The Dancing House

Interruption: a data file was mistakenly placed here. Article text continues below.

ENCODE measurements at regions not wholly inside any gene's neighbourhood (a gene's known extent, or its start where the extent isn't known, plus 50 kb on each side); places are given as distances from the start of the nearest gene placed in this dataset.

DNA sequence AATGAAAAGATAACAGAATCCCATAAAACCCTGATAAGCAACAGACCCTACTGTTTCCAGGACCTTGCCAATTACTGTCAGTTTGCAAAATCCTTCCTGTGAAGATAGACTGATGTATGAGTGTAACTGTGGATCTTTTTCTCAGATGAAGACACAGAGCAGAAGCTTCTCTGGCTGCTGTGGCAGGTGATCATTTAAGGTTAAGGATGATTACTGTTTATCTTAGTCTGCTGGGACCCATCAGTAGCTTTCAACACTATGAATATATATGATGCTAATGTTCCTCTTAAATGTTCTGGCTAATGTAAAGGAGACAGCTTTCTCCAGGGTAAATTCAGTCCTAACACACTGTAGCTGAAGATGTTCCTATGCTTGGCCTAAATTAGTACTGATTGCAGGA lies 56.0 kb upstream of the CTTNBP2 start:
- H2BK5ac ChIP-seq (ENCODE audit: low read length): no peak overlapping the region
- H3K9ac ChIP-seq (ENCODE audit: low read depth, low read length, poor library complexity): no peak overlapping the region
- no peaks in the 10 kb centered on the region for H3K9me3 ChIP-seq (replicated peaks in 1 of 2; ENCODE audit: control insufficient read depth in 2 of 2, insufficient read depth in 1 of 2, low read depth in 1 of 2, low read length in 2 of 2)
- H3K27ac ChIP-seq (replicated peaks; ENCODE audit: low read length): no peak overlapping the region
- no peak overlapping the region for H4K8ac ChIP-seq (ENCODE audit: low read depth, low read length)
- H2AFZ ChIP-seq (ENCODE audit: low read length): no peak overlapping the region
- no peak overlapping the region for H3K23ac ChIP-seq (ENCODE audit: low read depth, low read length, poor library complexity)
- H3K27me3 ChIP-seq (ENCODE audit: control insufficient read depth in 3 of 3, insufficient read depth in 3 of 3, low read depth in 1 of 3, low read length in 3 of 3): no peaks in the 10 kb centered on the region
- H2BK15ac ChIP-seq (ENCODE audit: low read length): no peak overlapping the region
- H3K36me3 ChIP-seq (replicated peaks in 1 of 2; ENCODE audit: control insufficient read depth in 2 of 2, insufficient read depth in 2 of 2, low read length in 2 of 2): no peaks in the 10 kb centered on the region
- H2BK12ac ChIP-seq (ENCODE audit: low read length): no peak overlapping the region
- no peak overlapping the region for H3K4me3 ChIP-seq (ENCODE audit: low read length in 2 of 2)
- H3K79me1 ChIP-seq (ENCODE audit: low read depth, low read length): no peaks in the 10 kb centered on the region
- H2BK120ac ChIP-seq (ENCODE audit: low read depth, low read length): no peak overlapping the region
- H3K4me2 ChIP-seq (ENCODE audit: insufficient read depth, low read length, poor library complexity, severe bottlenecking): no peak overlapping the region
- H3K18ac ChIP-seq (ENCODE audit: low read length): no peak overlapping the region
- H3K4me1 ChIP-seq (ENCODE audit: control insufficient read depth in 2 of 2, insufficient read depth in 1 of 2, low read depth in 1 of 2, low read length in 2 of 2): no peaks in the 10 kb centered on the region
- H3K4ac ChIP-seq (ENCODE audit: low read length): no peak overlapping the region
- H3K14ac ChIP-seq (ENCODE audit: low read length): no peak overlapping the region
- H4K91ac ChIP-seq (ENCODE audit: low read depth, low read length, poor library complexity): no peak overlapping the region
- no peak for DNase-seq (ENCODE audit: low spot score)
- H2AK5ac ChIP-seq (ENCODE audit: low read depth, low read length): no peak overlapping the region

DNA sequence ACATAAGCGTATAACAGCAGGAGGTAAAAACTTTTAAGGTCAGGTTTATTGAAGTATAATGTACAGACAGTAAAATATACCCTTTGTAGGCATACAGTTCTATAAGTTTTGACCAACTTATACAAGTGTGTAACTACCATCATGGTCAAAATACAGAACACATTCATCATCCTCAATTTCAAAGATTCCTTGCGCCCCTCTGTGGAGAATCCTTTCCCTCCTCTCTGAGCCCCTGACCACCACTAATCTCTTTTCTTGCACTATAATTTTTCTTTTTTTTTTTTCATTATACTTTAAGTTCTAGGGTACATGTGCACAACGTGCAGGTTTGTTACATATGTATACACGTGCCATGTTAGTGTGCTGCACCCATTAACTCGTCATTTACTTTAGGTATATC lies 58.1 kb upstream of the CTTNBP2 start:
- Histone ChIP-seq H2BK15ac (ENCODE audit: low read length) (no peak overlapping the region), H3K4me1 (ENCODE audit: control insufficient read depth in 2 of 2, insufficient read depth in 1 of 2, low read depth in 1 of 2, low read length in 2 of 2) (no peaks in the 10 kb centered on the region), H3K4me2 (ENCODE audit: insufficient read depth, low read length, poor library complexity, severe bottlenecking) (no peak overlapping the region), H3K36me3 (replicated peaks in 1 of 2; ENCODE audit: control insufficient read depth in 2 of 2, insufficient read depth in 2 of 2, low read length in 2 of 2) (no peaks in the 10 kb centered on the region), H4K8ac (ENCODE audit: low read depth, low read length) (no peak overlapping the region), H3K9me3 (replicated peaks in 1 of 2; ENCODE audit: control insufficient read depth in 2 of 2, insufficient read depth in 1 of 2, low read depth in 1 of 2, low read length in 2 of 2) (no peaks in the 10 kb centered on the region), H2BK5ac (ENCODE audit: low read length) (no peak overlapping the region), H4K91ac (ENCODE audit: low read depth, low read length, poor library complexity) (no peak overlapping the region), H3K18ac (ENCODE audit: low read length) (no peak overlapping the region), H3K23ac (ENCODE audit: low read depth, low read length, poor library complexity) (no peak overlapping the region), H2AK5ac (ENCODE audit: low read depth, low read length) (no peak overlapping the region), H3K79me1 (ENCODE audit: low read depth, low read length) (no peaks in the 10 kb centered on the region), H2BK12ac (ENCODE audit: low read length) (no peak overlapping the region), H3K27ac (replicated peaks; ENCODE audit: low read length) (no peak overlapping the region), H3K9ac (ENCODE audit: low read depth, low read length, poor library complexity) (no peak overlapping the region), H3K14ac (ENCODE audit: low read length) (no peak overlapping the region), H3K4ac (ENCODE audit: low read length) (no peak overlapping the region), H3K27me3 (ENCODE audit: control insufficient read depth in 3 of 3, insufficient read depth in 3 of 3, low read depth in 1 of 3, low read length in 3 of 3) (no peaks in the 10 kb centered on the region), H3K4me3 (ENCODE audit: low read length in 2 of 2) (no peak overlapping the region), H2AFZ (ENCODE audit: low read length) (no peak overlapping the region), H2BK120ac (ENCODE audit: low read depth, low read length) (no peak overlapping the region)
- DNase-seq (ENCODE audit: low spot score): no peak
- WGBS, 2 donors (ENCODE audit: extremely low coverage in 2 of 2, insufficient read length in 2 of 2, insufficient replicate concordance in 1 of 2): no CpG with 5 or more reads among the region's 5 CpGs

On the site of the present-day Dancing House stood an apartment house, which in 1945 was accidentally destroyed by an American bomb strike in the air bombing of Prague. It was decided to build a gap site in 1963, but nothing happened until the 1990s. In the early 1990s, Vlado Milunić, together with Václav Havel, who resided in a neighbouring house, came back to the idea of building here. The original idea included creating a house with a library, a theatre and a café, which would be part of the cultural belt from the Rudolfinum to the National Theatre to Mánes, but no investor was found for the project. Already in the first sketches, Milunić counted that the building should leap over the intersection, symbolizing the state of the Czecho slovak society that had moved from totalitarian rigidity and the vision of a static tower at the rear with a dynamic front. The offer was accepted by architect Frank Gehry. The Dancing House (otherwise also Ginger and Fred) was completed in 1996, with interiors partly designed by Eva Jiřičná. The building, which is the first Prague post-revolutionary building of world architects, unleashed a lively debate among the professional and the lay public.